- Control over the quality of the localized product. The company’s image, reputation and standards are maintained.
- Control over the time schedules, avoiding losing market opportunities and keeping international users in sync with the latest product releases
- Ownership of the localized material giving full control over who markets, sells and distributes the product internationally.
If you are a marketing executive, these advantages will enable you to plan worldwide rollouts of your product while maintaining the quality image that you seek for both your company and product. It also buys you leverage over VARs or distributors worldwide. Often you have to rely on more than one distributor in key geographies and by owning the localized product you will remain in control.
Simultaneous releases of English and localized products are becoming a requirement for some companies. Worldwide users want to buy a localized version of the software as soon, or shortly after, the English version is available. Also, to gain the world’s attention as well as effectively promote their products worldwide, marketing executives, while doing worldwide rollouts of their products, have discovered the necessity of simultaneous localized releases.
Simultaneous releases require larger software companies, with non-standard, complex or numerous applications, to localize their graphical user interfaces (GUI) in parallel to software development. This will require the adoption of the Integrated localization strategy.
This strategy enables the release of beta or pre-release software in multiple languages at once. Beta testing can therefore take place simultaneously in all the necessary geographies. This permits feedback on all localized products to be provided, in a timely fashion, to make any necessary modifications to the source code before the English version is fully released.
Manuals, online help files, release notes and other documents can still be finalized after the English source is stable. These files do not have an impact on the source code.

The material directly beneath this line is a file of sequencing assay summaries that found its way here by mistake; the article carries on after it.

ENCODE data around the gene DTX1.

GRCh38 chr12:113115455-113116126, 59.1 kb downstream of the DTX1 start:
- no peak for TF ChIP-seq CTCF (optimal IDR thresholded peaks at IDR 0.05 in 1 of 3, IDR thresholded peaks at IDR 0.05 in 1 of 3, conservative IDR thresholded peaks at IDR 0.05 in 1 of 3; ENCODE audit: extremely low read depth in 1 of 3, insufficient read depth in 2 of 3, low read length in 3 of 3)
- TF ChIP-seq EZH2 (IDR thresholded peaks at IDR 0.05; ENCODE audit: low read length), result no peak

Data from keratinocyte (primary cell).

The fully integrated strategy will require the localization staff to have continuous access to GUI files. Often localization staffs working on the GUI files in an integrated environment work onsite where they have access to RCS or the repository file vault used by the software developers.
Also, frequent updates to the GUI files will be necessary to keep up with the development effort and to permit frequent builds of the localized software, for the localized products to be ready for beta or pre-release with the English version.
The main disadvantage of the Integrated strategy is that it will add to the costs of localization and sometimes make it unjustifiably high for smaller companies.
Process is king
Luckily, with advances in computer aided translation tools and software standards, the Integrated localization strategy is considered overkill for most companies. With the advent of software standards, many localization tasks can be separated from the development effort. Also, GUI binary localization tools, translation reuse, translation databases and terminology banks have directly contributed to considerably shrink localization costs and schedules, making the Coupled localization strategy approach the most efficient one to adopt.
If your company has a global vision, the localization process it needs to enable an efficient and effective Coupled localization strategy remains to be of paramount importance.